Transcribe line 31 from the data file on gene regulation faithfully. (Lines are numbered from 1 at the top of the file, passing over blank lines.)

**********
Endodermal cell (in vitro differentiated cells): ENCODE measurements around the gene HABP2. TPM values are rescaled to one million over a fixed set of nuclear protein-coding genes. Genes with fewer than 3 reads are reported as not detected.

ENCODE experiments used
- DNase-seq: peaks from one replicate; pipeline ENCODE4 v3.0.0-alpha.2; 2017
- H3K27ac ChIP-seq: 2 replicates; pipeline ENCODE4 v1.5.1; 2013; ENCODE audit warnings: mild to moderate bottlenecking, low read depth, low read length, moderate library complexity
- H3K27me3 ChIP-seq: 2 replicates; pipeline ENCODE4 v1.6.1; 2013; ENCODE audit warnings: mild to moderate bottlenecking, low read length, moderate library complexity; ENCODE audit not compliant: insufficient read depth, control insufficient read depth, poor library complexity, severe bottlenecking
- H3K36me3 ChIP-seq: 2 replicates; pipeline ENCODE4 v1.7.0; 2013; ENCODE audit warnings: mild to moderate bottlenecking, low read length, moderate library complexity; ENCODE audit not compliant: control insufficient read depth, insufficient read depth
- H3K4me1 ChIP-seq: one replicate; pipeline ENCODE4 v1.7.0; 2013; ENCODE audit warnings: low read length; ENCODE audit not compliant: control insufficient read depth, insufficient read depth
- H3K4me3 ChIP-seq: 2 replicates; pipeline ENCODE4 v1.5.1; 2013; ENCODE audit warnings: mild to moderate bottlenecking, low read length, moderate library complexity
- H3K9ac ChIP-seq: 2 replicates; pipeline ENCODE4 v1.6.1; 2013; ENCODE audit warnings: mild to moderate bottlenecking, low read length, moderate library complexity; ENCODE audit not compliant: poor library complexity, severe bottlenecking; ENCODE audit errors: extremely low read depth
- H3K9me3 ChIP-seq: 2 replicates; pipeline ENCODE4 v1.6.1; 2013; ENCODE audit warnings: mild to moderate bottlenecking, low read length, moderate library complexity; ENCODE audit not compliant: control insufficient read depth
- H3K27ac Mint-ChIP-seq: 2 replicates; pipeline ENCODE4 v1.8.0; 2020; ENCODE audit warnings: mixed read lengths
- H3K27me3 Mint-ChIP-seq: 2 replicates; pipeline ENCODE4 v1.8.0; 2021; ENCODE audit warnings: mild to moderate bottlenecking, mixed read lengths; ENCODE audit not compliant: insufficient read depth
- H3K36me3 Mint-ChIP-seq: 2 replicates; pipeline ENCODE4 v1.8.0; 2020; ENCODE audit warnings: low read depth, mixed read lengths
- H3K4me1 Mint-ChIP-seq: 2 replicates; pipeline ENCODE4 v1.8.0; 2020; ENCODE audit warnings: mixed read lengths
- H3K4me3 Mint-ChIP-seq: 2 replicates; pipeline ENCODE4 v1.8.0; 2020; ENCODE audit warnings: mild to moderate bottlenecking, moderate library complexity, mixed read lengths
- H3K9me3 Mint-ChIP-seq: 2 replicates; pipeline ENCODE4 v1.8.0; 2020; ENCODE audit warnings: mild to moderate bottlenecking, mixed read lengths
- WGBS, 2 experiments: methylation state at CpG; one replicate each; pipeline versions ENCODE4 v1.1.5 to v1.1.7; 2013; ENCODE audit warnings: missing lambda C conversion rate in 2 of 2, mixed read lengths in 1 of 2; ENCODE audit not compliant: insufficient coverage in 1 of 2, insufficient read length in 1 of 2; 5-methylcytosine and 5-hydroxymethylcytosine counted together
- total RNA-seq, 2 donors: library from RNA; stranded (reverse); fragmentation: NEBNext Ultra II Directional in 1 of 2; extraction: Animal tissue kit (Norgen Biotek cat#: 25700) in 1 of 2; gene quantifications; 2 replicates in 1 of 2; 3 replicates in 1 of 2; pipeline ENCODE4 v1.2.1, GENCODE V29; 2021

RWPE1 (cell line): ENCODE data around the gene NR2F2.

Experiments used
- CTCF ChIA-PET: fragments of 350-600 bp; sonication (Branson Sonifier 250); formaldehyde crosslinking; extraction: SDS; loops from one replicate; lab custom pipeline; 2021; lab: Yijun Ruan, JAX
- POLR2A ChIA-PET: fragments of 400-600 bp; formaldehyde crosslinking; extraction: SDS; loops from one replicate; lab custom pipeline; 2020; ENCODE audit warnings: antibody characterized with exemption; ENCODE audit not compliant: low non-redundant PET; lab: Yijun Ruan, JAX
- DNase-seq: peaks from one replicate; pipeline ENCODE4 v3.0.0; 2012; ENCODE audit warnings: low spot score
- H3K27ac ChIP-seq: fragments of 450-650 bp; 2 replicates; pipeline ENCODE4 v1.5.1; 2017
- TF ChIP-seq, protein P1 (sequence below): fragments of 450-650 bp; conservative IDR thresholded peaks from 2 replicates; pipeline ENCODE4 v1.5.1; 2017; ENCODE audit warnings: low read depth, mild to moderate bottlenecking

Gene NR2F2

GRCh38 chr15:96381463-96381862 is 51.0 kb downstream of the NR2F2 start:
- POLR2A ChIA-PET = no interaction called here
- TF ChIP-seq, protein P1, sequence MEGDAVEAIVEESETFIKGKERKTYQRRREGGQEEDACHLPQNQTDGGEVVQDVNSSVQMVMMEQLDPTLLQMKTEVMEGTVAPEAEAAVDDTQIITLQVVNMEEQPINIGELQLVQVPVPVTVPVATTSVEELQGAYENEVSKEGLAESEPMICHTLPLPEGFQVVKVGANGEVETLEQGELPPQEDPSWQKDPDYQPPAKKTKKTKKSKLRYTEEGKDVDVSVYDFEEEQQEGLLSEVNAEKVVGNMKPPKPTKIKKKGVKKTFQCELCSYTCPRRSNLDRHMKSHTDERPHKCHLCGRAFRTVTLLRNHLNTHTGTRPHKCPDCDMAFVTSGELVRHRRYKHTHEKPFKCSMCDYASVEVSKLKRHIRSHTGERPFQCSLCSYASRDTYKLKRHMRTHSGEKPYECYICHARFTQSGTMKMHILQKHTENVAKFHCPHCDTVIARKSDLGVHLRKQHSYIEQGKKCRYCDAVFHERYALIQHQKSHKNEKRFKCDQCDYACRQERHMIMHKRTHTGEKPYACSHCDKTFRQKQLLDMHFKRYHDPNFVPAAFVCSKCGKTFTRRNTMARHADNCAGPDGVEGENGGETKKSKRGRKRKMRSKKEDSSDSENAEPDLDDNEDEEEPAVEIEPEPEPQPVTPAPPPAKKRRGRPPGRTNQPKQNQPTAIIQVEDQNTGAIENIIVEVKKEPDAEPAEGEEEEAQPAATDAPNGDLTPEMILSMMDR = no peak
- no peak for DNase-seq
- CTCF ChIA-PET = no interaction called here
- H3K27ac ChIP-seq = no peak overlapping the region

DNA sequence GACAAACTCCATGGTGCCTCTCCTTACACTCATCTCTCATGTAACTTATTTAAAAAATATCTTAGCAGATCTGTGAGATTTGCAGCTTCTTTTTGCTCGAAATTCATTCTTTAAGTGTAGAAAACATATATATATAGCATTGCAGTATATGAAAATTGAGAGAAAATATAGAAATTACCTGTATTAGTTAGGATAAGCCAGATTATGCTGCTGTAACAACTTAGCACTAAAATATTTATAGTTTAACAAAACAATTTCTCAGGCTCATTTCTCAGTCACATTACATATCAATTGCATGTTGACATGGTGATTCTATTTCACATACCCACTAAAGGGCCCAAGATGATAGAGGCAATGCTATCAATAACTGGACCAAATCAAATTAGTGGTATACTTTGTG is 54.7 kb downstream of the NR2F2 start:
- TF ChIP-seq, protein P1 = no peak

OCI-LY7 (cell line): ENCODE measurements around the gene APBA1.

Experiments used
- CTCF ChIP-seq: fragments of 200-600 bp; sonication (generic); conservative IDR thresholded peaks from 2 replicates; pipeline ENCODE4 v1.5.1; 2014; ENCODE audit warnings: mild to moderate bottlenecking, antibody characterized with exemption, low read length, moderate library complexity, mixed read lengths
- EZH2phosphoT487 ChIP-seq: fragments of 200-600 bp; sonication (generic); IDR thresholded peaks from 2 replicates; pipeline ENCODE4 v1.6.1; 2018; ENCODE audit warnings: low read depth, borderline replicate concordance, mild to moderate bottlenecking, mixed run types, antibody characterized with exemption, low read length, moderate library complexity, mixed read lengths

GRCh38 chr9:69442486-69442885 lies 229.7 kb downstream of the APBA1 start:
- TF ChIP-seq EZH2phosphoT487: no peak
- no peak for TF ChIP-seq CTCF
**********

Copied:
- CTCF ChIA-PET = no interaction called here